This month, we're doing a deep dive series into the division of household labor—why it's often unbalanced, and what we can do about it. You can find the playlist with all of the episodes in the series here. Want to see a mother get mad? Tell her she's "nagging" you after she's been obligated to repeat an entirely reasonable request several times over. And just why is "nagging" a word that's almost exclusively applied to women? We need the other members of our households to show up and do their share. As the default parents, we own the lists. So do we stop caring whether others like how we ask and remind? Do we enforce a back-to-one where we're not forced to ask repeatedly in the first place? In this episode Amy and Margaret discuss: The sexism and etymology of the word "nag" What Amy says are the three types of "nagging," and why we should separate them out What to say when our repeated asking is framed as annoying to other people (guess to whom it's also annoying, too?) Here are links to some of the resources mentioned in the episode: Jessica Zhang on LinkedIn: "What's In a Nag?" Episode from If Books Could Kill podcast: "Men Are From Mars, Women Are From Venus" McClelland, T., & Sliwa, P: "Gendered affordance perception and unequal domestic labour." Our episode with Lynyetta Willis on "Stable Misery" Our episode with Eve Rodsky on "Changing the Invisible Workload" Anne Helen Petersen's newsletter Culture Study We love the sponsors that make this show possible! You can always find all the special deals and codes for all our current sponsors on our website: https://www.whatfreshhellpodcast.com/p/promo-codes/ mom friends, funny moms, parenting advice, parenting experts, parenting tips, mothers, families, parenting skills, parenting strategies, parenting styles, busy moms, self-help for moms, manage kid’s behavior, teenager, tween, child development, family activities, family fun, parent child relationship, decluttering, kid-friendly, invisible workload, default parent, Learn more about your ad choices. Visit megaphone.fm/adchoices
Is it even possible to declutter your home for more than one minute at a time when you've got kids? Diane Boden, host of the Minimalist Moms podcast, offers parenting tips for cutting down on possessions in a manageable way. Diane Boden is the host of the Minimalist Moms Podcast and author of Minimalist Moms: Living and Parenting with Simplicity. She lives in Ohio with her husband and three kids. Diane, Margaret, and Amy discuss: What minimalism can mean for different people Simple steps for starting the decluttering process—and some more radical strategies too How to reconcile different set points for clutter between parenting partners How to deal with family members who love giving gifts Here's where you can find Diane: minimalistmomspodcast.com @minimalistmomspodcast on all socials Buy MINIMALIST MOMS: https://bookshop.org/a/12099/9781642505092 Listen to the Minimalist Moms podcast We love the sponsors that make this show possible! You can always find all the special deals and codes for all our current sponsors on our website: https://www.whatfreshhellpodcast.com/p/promo-codes/ mom friends, funny moms, parenting advice, parenting experts, parenting tips, mothers, families, parenting skills, parenting strategies, parenting styles, busy moms, self-help for moms, manage kid’s behavior, teenager, tween, child development, family activities, family fun, parent child relationship, decluttering, kid-friendly, invisible workload, default parent, minimalism, decluttering Learn more about your ad choices. Visit megaphone.fm/adchoices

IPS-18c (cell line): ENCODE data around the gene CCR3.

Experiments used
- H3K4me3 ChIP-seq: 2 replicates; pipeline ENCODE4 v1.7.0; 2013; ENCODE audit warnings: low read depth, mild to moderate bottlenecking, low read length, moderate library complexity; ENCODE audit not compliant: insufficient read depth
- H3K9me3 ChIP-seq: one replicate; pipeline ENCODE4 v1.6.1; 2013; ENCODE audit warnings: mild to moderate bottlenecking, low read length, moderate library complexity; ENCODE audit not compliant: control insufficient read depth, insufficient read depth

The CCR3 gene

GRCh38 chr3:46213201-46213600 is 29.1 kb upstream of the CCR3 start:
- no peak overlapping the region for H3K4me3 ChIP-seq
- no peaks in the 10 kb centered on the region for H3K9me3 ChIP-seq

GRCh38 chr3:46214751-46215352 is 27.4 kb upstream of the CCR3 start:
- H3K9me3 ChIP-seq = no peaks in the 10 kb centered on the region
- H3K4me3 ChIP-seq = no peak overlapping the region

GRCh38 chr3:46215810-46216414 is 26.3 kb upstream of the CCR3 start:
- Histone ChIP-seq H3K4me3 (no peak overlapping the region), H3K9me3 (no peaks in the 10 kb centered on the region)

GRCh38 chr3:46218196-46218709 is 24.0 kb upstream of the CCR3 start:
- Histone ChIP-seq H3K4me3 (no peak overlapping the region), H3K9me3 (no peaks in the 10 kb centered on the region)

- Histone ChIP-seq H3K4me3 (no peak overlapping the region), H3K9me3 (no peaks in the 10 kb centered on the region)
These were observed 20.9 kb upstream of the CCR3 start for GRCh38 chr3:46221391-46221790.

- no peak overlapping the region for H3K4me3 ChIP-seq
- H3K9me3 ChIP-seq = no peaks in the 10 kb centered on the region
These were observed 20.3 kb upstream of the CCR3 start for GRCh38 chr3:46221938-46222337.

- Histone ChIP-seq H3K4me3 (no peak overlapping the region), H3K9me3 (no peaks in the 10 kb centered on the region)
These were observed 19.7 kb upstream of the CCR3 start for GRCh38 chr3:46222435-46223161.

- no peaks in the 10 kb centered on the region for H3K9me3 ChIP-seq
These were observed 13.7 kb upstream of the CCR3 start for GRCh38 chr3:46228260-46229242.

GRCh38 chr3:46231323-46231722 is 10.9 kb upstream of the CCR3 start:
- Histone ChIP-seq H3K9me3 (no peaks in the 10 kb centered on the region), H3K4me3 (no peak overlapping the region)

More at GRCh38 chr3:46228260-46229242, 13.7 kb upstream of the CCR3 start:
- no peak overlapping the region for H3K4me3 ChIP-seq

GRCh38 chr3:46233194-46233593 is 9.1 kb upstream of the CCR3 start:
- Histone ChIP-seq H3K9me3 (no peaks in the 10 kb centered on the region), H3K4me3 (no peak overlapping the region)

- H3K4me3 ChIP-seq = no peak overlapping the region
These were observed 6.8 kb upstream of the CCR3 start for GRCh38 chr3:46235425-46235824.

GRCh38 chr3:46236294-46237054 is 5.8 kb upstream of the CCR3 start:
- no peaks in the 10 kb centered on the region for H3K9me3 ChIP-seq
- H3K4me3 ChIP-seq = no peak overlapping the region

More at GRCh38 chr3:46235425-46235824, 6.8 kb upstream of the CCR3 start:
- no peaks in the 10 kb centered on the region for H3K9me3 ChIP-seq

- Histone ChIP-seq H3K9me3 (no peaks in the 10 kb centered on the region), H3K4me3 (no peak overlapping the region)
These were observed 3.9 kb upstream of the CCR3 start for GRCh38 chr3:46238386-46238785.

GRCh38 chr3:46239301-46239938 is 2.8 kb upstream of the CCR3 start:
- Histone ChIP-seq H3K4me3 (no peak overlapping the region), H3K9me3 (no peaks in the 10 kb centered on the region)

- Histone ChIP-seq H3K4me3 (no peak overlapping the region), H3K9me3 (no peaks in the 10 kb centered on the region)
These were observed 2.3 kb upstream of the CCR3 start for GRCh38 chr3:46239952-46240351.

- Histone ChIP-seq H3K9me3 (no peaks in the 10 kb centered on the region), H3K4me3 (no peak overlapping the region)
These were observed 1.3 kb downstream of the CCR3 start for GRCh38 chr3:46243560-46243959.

How do we help our kids succeed in school without becoming the dreaded "snowplow" parents? Here are some parenting tips for advocating for your child at school when necessary, while also empowering our kids to navigate their own learning. Amy and Margaret discuss: How school environments have changed in the last few decades Best practices for helping kids of different ages manage homework How to start a productive conversation with your child's educators about concerns you may have Here are links to some of the resources mentioned in the episode:  Jenny Anderson for TIME Magazine: "Many American Parents Have No Idea How Their Kids Are Doing in School" Carrie Bauer, et. al, for Slate: Help Me Help My Kid Libby Stanford for Education Week: "Does Parent Involvement Really Help Students? Here’s What the Research Says" U.S. Department of Education: "Raise the Bar: Resources for Parents and Families" Cara Goodwin for KQED's Mind/Shift: "How important is homework, and how much should parents help?" See our interview with Jennifer Breheny Wallace - author of Never Enough: When Achievement Culture Becomes Toxic — and What We Can Do About It We love the sponsors that make this show possible! You can always find all the special deals and codes for all our current sponsors on our website: https://www.whatfreshhellpodcast.com/p/promo-codes/ mom friends, funny moms, parenting advice, parenting experts, parenting tips, mothers, families, parenting skills, parenting strategies, parenting styles, busy moms, self-help for moms, manage kid’s behavior, teenager, tween, child development, family activities, family fun, parent child relationship, decluttering, kid-friendly, invisible workload, default parent, academic achievement, school achievement, homework Learn more about your ad choices. Visit megaphone.fm/adchoices